I imagine you've voted already, and if not, I imagine you're on your way.  If--by some chance--you're undecided as to whether it's worth it, I hope you'll take a breath and make a plan to head out soon.  In a season of distrust and cultural conflict, splitting families and communities across the continent, voting is one of the most constructive choices you can make.  Democracy requires full participation and active engagement.  It says HOPE.  It says WE CAN.  It says THERE'S A FUTURE FOR US ALL.

So I urge you NOT to allow the purveyors of chaos to distract you.  They have many reasons for peddling cynicism and dissuading us from participating.  They're hoping you'll sit this one out, and let desperate and divisive candidates move easily to the front.  I'm not one to tell you how to vote (or for whom)--but I am certainly urging you to resist their disspiriting rhetoric and anti-democratic program.  You should vote.  We all should vote.  Every one of our voices should count.

Last month, with some of you, I walked across the Edmund Pettus Bridge in Selma, Alabama, for the first time.  On that bridge, in 1965, civil rights activists joined school children, elders, shopkeepers, teachers, religious leaders and hundreds of others to confront the forces of violence intimidating voters of color and restricting democratic participation to favor white elites.  John Lewis and so many others crossed that bridge twice, insisting that nonviolence and faith could and would overcome anti-democratic and racist currents in American life.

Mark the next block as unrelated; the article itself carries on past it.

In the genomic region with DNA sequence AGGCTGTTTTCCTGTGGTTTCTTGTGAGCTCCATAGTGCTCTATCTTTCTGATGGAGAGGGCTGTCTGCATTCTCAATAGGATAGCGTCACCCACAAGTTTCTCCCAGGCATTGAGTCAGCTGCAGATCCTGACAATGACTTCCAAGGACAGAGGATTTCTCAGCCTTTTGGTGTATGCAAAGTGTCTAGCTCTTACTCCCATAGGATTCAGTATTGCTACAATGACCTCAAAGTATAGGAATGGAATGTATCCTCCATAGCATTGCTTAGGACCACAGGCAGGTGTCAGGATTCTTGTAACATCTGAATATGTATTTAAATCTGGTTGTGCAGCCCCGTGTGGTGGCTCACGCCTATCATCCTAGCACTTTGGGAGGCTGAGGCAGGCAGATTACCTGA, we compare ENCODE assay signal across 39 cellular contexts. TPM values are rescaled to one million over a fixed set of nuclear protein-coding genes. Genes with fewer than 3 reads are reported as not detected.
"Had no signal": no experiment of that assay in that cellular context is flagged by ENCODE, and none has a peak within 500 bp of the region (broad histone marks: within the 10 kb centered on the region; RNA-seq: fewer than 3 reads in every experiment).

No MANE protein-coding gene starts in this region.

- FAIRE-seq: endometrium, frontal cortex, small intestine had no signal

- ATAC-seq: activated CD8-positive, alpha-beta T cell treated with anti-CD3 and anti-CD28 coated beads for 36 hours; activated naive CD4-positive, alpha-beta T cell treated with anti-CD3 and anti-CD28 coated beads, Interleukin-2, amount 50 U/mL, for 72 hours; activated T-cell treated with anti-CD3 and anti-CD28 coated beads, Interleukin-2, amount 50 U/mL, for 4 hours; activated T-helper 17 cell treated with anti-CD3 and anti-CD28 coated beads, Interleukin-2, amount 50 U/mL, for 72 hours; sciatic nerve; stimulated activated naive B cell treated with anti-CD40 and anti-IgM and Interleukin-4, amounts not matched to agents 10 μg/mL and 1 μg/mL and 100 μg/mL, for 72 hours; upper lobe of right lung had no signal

In 2022, that bridge is still being crossed, day by day, election by election.  Sadly, there are still many (far too many) among us who would use every means available to deny equality, to restrict voting rights, to rig the system in favor of white nationalists and their corporate benefactors.  In the name of all that is fair and just, we must not sit idly by.  We must step into the flow of history, onto the nonviolent path of democratic engagement.  And we must vote!

One last thing...it's possible that the results of today's election will prove maddening, even disheartening to us.  A former president--undermining democratic practice on all fronts, and pushing candidates who do the same--may step back into view as a viable candidate in 2024.  Among us, especially those of us in the church, hopelessness is not an option.  God refuses to yield the future to authoritarian despots and warmongering emperors.  On the other side of this election, the country will need churches like ours to stand firm and tall as beacons of resilient and defiant hope--grounded in the ways of love and nonviolence, committed to compassionate resistance at every turn

If that's what comes of this election, I'll be there looking for you on the other side.

Yours in hope and heart,

Dave Grishaw-Jones
Community Church of Durham, UCC